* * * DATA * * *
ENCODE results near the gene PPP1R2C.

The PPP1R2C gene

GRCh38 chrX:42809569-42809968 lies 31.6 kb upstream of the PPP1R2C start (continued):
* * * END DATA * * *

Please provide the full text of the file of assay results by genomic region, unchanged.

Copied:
ENCODE results near the gene PPP1R2C.

The PPP1R2C gene

GRCh38 chrX:42809569-42809968 lies 31.6 kb upstream of the PPP1R2C start (continued):